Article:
• Secondly, it was the western elements that worked as a contributory factor in reforms movements but once it started it gave a challenge to the western legacy itself.
  • Thirdly, both western and eastern elements made their contribution to the reforms movement but some reforms organizations appeared to be more westernized in their orientation while some others were more backwards-looking.
  • And lastly, it was more a social movement than a religious movement. In other words, we can say that the basic concern of reformers was social but as many of the social evils were being supported by religion itself. That’s why religious reforms worked as a prelude to social reforms.
Brahmo Samaj:

Raja Ram Mohan Roy introduced rationalistic principles in social and religious ideas. He founded the Brahmo Sabha on August 20, 1828, & renamed it Brahmo Samaj in 1829. This organisation was the first deliberate attempt in modern India to reform Hinduism and restore it to its pristine glory. The main emphasis of the Raja was on social reform in order to purge the Hindu society of the evils prevailing in it. He attacked the strongest part of the citadel of the Hindu religion and society. He opposed the worship of images of gods and goddesses, denounced Sati, polygamy and abuses of the caste system. He favoured the remarriage of Hindu widows. He laid emphasis on the love of mankind, irrespective of colour, race or creed and upon the service of humanity as the highest rule of life. He repudiated the prohibition of crossing the sea by his voyage to England. By these successive shocks, he tried to reform Hindu society.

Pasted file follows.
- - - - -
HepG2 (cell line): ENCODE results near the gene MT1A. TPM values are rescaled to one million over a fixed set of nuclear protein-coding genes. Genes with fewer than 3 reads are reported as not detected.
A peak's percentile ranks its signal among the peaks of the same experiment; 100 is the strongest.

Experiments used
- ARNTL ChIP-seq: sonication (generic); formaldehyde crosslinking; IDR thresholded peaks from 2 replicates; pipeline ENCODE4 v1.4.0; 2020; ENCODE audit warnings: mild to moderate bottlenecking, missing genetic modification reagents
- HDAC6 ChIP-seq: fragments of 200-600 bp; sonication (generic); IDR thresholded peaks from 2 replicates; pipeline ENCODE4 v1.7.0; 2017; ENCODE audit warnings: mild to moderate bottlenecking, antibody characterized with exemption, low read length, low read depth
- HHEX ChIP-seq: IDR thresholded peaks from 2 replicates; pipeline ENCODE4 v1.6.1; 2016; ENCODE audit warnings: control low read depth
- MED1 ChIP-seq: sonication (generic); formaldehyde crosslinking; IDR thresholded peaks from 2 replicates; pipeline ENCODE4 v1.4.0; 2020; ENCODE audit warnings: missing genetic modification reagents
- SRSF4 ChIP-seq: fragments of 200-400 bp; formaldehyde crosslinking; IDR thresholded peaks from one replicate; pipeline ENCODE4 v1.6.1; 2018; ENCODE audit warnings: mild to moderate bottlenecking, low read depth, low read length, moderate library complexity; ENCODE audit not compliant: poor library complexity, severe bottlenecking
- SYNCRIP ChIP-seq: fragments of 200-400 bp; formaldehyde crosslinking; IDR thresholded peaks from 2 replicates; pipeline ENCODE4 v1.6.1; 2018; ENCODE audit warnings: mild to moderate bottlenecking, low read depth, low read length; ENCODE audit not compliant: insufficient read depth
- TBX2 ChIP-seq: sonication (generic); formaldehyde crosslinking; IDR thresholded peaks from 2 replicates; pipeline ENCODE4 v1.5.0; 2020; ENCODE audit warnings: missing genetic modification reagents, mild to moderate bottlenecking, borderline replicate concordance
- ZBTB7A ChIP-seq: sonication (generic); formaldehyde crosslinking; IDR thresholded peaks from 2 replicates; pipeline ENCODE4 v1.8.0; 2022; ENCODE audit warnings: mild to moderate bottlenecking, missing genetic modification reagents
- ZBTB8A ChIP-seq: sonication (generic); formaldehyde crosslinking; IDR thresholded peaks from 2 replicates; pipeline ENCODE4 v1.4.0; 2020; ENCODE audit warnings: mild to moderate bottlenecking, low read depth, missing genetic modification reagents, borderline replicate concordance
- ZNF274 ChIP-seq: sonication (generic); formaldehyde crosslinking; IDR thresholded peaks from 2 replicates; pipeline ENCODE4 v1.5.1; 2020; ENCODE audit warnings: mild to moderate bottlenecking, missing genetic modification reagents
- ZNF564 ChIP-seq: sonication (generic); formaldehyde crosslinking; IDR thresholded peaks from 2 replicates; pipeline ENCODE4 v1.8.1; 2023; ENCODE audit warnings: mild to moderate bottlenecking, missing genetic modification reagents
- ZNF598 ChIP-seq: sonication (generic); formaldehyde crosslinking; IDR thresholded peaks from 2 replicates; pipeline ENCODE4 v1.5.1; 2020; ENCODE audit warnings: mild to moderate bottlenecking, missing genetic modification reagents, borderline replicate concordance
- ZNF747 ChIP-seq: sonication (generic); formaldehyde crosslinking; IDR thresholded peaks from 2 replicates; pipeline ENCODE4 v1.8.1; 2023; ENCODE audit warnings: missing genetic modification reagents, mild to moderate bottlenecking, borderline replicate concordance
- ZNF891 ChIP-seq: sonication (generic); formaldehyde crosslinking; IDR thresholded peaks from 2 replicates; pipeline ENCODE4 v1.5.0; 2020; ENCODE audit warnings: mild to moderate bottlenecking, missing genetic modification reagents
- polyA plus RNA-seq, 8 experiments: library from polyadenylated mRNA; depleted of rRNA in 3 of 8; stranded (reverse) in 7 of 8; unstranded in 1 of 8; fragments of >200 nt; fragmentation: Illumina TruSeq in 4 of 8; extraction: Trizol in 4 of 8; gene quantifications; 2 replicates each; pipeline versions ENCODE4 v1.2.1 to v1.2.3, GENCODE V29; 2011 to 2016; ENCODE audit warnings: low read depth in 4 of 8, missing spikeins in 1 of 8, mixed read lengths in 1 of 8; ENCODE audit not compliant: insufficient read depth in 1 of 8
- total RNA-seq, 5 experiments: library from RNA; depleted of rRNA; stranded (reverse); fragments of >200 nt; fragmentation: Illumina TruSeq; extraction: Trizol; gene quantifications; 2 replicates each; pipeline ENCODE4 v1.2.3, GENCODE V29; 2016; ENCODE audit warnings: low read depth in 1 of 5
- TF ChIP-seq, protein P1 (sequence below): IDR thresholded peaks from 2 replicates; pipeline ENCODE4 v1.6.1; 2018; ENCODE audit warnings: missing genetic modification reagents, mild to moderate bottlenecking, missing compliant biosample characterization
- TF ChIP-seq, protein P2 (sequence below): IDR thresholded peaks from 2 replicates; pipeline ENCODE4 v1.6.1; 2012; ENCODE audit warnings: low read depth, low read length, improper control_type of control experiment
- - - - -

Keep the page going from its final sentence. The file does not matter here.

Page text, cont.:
Arya Samaj:

Unlike the Brahmo Samaj with its leanings towards Christianity, the Arya Samaj founded in 1875 by Swami Dayananda who is considered by Sri Aurobindo as “one of its great and formative spirits” was a true Hindu Protestant Reformation. The slogan of Swami Dayananda was “Back to the Vedas”. Arya Samaj stood, however, for the fourfold Varna system to be determined by merit and not by birth. It stood for equal rights of man and woman in social and educational matters. The Arya Samaj opposed untouchability, caste discrimination, child marriage and supported widow remarriage and inter-caste marriage. Dayanand Saraswati provided the Arya Samaj with a code of social conduct and moral values. He was perhaps the first Indian to preach the gospel of Swadeshi and “India for the Indians”. The view of de Reincourt is that “there is little doubt today that the great revolt in Bengal in 1905 was largely the indirect result of the Aya Samaj’s religious nationalism and that Dayanand’s organisation was the first real concrete nucleus of political nationalism.

(1) Raja Ram Mohan Roy & Brahmo Samaj
(2) Swami Dayanand Saraswati & Arya Samaj
(3) Swami Vivekananda & Ramakrishna Mission
(4) Theosophical Society & Annie Besant
(5) Sir Sayyid Ahmad Khan & the Aligarh Movement
(6) Other Movements
(7) Social Changes in Modern India– NIOS